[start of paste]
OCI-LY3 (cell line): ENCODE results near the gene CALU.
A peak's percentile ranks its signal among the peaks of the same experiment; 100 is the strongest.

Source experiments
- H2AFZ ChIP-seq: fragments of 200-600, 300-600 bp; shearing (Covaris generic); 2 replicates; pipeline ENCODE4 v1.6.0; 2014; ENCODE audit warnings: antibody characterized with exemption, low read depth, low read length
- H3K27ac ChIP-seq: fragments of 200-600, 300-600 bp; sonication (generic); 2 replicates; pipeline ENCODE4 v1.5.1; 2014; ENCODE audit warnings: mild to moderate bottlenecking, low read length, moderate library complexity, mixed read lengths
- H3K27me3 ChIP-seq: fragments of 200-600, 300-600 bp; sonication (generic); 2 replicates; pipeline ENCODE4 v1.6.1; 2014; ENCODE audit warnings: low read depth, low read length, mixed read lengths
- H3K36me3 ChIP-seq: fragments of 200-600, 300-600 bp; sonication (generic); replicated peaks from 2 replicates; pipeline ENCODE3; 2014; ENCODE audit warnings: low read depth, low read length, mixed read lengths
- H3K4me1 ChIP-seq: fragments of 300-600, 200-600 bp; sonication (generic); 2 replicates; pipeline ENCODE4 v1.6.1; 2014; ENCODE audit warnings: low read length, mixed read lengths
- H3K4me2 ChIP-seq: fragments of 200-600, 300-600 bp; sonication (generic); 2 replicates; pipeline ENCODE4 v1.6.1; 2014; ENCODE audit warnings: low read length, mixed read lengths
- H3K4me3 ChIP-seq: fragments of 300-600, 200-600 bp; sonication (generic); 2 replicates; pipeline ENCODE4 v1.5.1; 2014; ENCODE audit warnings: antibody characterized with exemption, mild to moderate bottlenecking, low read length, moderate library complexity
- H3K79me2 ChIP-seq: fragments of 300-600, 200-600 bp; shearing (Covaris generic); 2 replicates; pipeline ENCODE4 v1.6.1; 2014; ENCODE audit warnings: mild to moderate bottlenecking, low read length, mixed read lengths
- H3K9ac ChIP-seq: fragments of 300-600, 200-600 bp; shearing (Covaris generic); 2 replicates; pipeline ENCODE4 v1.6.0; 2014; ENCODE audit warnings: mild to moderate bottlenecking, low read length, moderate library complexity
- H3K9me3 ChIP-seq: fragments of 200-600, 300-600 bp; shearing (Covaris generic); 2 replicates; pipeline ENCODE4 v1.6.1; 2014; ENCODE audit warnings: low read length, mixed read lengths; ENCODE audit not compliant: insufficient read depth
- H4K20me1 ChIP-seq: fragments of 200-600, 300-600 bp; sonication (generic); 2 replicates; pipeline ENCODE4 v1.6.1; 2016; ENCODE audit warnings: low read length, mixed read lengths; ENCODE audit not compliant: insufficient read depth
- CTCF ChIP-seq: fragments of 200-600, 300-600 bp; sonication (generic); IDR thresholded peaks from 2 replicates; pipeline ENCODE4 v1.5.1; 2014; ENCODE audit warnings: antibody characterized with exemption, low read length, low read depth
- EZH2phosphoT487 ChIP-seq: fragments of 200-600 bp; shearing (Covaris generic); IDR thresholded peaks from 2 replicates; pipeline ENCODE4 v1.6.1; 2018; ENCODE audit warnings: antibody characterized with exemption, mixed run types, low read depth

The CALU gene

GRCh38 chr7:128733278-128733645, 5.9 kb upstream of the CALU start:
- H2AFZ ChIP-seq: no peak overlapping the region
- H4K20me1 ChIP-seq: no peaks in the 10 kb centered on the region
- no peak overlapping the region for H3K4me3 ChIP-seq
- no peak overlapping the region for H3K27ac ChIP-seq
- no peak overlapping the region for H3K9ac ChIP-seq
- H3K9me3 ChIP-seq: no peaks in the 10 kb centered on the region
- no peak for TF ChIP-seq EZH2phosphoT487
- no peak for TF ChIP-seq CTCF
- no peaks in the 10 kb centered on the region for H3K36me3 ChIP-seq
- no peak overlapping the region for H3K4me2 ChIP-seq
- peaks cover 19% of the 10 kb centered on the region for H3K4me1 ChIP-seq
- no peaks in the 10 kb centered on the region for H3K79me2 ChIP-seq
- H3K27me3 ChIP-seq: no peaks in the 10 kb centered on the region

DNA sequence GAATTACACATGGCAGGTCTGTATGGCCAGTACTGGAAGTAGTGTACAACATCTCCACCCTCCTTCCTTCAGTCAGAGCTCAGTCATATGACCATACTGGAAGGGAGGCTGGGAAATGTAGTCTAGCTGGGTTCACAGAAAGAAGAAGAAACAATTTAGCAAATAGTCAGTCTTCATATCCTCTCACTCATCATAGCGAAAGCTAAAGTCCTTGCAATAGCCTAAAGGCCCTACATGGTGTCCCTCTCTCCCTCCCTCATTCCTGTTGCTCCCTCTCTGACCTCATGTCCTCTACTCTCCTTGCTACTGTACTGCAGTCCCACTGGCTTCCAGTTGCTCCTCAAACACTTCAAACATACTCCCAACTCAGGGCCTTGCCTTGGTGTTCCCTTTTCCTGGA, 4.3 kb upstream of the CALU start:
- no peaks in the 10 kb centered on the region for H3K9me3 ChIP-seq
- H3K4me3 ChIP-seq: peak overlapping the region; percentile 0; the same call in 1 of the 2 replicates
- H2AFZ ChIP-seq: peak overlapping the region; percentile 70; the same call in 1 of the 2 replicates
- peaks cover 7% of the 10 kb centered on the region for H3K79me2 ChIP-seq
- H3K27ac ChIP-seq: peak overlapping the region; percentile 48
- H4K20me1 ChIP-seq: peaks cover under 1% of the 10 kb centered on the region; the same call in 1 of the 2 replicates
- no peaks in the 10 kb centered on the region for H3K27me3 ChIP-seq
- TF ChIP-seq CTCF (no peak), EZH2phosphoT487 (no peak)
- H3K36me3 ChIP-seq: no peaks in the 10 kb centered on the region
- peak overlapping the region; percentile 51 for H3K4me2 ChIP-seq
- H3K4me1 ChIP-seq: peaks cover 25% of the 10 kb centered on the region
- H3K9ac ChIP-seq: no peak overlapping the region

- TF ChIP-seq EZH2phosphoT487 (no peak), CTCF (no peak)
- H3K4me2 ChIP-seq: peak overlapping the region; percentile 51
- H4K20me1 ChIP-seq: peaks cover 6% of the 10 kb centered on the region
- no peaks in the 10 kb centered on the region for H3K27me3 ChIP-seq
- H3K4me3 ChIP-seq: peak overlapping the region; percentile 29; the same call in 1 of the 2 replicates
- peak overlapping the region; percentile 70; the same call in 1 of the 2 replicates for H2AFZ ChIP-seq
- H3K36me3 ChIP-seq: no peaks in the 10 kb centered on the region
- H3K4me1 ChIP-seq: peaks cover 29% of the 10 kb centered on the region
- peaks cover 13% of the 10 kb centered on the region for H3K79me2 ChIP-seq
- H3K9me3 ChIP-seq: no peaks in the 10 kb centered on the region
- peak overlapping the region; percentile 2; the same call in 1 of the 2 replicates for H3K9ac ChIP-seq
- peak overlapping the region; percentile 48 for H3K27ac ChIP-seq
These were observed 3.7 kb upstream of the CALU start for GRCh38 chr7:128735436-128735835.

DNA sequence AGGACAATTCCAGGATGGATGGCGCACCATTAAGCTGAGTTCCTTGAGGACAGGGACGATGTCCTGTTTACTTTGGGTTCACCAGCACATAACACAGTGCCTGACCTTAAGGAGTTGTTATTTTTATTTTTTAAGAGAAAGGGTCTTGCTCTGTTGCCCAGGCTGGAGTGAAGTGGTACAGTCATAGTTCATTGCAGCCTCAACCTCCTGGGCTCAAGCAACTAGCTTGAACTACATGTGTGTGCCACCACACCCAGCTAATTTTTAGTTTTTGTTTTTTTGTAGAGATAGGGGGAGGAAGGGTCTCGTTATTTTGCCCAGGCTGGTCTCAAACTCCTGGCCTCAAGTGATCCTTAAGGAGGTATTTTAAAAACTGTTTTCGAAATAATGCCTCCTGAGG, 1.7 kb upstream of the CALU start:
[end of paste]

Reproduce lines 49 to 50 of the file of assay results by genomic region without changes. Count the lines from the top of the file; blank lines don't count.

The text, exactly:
- H3K4me3 ChIP-seq: peak overlapping the region; percentile 29; the same call in 1 of the 2 replicates
- peak overlapping the region; percentile 70; the same call in 1 of the 2 replicates for H2AFZ ChIP-seq